Many brands attempt to inspire their customers by their energy, their purpose, or by creating a customer experience that is uplifting. Being inspired is one of the most admired and sought-after brand achievements. What brands have gotten there? And which have disappointed on this dimension? Let’s take a look:

 The Most Inspiring Brands of 2018

The new 2018 Prophet Brand Relevance Index® (BRI), having the strength of 299 top brands from over 39 categories, was conducted by Prophet. Respondents, who were active in the category and familiar with the brand, provided some answers to key questions surrounding brand relevance. One of the 16 measures in the survey was “whether the brand inspired me”.  From here we looked at the “inspiring” brands from last year and decided to take another look using the 2018 BRI data.

Pinterest, again, was the most inspiring brand. They are on a mission to help people discover the things they love and inspire them to go do those things in their daily lives. It stretches boundaries by fostering a person’s creativity and desire to try something new with projects—an activity such as cooking for kids, decorating a room in your home, building something new, starting a craft, learning a new exercise, creating a social program, with the list going on and on. One is connected with ideas and people that are also interested in this challenge.

Many of the other inspiration-led brands also enable a person to do or learn something.  This includes Food Network (#2), Etsy (#3), Lego (#4), FitBit (#10), NPR (#11) and M.A.C. (#15).  The experience of these brands promises to deliver connection with others, discovering the new, and create a feeling of creative accomplishment or meaning.

3 Key Routes of Inspiring Brands

Three routes are suggested by the other top “inspiring” brands.

  1. Providing entertaining stories of role models, real or fictitious, that are inspiring. Pixar at #5, Disney at #6 and Marvel at #9, all provide characters and vicarious experiences that can inspire.
  2. Being inspired by the mood or feelings that are put in place. Spotify at #7 and Pandora at #16 create music experiences that can add inspiration to the enjoyment of the moment and even contribute a mindset that leads to excelling in other activities. It is noteworthy that Spotify and Pandora, like Pinterest, also personalize content.
  3. Earning status for being inspiring with products, personality, message, and expectations for customers, which is illustrated by #9 Apple and #12 Nike.

The Category Effect on Inspiring Brands

There is also a strong category effect. Some categories, such as apparel (Nike, Zara, Adidas and Victoria’s Secret), or electronics & gaming (Fitbit, Electronic Arts, PlayStation, Xbox, Bose), did well.  Brands in other categories such as insurance, finance, and telecommunication, do not seem to inspire.

Most categories contain differences in the ability of brands to be inspiring. Can you explain these differences?  Should the weaker brands attempt to close the gap?  If so, how should they go about it?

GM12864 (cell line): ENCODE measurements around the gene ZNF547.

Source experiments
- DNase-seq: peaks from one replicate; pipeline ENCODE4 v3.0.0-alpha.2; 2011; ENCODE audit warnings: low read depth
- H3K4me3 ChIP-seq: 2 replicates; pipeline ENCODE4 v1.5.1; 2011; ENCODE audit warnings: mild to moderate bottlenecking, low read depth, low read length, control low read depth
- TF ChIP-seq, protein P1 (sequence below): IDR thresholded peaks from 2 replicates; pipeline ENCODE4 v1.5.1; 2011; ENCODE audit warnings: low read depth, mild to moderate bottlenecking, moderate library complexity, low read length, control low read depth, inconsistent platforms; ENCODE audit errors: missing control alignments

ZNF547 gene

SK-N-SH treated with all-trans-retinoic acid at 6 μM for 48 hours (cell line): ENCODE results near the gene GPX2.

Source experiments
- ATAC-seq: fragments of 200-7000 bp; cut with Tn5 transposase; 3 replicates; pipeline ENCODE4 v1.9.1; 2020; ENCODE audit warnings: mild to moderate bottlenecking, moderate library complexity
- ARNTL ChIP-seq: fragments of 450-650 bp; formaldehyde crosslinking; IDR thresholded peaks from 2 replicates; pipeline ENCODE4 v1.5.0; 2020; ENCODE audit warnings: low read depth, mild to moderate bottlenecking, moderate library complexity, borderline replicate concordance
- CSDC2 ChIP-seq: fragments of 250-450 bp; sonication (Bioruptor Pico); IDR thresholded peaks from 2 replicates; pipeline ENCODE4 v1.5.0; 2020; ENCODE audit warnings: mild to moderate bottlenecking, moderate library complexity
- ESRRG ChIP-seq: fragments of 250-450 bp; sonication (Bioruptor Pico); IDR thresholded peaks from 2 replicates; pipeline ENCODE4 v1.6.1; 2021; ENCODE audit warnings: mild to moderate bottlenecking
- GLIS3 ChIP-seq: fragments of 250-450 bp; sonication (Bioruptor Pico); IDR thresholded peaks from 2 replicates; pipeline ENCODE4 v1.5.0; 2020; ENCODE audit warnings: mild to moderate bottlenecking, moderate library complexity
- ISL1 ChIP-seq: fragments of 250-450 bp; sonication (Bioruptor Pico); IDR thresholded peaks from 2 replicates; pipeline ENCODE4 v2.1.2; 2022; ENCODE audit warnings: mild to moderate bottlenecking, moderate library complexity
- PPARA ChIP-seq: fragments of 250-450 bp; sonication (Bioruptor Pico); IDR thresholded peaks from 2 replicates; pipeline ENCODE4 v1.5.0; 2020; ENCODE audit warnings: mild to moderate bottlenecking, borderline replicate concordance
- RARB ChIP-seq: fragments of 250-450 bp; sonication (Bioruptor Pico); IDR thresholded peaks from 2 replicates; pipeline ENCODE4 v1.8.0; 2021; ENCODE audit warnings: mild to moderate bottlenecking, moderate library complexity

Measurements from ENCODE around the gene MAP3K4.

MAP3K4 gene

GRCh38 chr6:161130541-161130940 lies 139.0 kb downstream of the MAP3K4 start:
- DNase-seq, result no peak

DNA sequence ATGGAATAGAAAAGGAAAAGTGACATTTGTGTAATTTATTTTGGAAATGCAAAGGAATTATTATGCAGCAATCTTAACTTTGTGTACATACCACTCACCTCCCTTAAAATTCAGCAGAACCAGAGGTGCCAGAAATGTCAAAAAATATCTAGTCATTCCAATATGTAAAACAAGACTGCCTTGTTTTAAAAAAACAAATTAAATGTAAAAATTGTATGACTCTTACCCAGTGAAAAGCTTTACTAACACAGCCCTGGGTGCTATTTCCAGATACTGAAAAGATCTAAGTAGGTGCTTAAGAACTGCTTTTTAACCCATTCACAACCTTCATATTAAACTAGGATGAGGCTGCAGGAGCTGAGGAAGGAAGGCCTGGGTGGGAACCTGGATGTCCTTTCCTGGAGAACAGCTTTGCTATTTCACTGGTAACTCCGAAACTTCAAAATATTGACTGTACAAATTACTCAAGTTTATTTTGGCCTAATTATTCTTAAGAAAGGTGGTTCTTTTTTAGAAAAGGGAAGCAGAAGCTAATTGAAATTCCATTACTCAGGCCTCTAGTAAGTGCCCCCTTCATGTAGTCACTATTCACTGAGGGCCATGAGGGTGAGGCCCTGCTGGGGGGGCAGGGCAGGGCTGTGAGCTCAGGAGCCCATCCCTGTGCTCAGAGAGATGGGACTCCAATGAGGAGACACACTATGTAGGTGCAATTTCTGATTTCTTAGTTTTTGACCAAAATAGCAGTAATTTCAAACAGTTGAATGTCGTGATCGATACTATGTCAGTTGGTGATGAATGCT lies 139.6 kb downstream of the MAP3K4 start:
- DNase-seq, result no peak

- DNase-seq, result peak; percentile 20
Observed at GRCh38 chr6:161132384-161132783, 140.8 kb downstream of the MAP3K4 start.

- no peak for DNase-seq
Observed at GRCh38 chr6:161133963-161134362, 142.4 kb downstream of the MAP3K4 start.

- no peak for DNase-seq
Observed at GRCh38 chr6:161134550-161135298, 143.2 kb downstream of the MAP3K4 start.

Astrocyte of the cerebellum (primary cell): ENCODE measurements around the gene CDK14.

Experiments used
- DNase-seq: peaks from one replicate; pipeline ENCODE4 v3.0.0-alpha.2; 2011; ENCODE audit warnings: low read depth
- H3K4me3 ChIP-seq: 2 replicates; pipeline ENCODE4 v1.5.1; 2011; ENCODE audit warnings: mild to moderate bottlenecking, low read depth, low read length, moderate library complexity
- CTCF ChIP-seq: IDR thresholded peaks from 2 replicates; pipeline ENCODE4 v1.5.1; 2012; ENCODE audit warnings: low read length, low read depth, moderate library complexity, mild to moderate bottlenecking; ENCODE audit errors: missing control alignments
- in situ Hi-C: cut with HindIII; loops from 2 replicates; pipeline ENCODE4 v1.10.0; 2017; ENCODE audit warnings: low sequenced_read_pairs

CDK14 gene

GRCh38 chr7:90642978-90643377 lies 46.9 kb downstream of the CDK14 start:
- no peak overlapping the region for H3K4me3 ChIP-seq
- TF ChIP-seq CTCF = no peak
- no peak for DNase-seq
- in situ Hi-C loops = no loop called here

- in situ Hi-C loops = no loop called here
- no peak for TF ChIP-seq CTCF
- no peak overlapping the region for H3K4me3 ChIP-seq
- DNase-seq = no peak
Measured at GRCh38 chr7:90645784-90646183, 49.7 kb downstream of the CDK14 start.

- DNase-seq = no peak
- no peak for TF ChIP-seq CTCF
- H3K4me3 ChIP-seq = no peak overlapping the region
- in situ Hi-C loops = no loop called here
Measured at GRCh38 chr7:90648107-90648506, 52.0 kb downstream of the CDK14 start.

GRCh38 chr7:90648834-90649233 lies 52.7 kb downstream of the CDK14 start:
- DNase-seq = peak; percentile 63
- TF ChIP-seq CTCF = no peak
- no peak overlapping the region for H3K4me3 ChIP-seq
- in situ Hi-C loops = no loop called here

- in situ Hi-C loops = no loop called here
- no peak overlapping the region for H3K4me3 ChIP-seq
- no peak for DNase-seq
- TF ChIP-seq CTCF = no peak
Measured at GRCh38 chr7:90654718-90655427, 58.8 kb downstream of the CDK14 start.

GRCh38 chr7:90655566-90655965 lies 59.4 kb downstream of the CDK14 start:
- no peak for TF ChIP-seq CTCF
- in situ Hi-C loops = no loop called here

Here are a few interesting notes collected from the data:

  • Airlines: Southwest was in the top quarter, while American and United were in the bottom.
  • Toys: In general, the toy brands did well, although LEGO and Fisher-Price were decidedly above Hasbro and Mattel.
  • Consumer Products: M.A.C. and Dove were in the top quartile, while mature, functional brands like Tide, Crest, Old Spice (despite some creative positioning), Ziploc, Palmolive, Windex, and Kleenex, were in the bottom quartile. A sidenote—Method, Band-Aid, and Clorox, were high on purpose, a closely-related dimension.
  • Food: Hershey’s, Betty Crocker, and Ben & Jerry’s, were above or close to the top quartile, while Cheerios, Campbell Soup, Oreo, and Dannon, were found in the lowest quartile.
  • Hospitality: The Cosmopolitan of Las Vegas and Marriott were in the top quartile, while Carnival Cruise Line, Westin, and Harrah’s, were in the bottom half.
  • Drug and Grocery Stores: Whole Foods and Trader Joe’s were in the top quartile, while CVS, Walgreens, Safeway and 7-Eleven appeared in the lowest quartile.
  • Durables: KitchenAid was a top 20 brand, while Peloton and Keurig were close. Others like Frigidaire were in the bottom quartile, with Bosch, Haier, and Maytag coming in close.
  • Social Media and Internet Services: Although many of these brands have top inspirational scores; Skype, Twitter, Facebook and Yelp were in the bottom half; Yahoo! and Tinder were in the bottom quartile.
  • Beverages: Folgers was in the top quartile but Aquafina, Mountain Dew, Monster, Red Bull, Nissan, and Pepsi appeared in the lowest quartile.
  • Automobiles: Tesla, Toyota, Honda, and Ford were in the top quartile, but Volkswagen was in the bottom quartile with Mercedes close-by.
  • Computing and Software: Apple was a top 20 brand; Sony, Android and Samsung were comfortably in the top quartile. This being said, Huawei, Cortana, Bixby, and Siri were in the bottom quartile.

Final Thoughts

These data-driven observations should trigger some deep thought and analysis for how to drive inspiration throughout your organization.

Download the 2018 Prophet Brand Relevance Index for more insights regarding inspiring brands.

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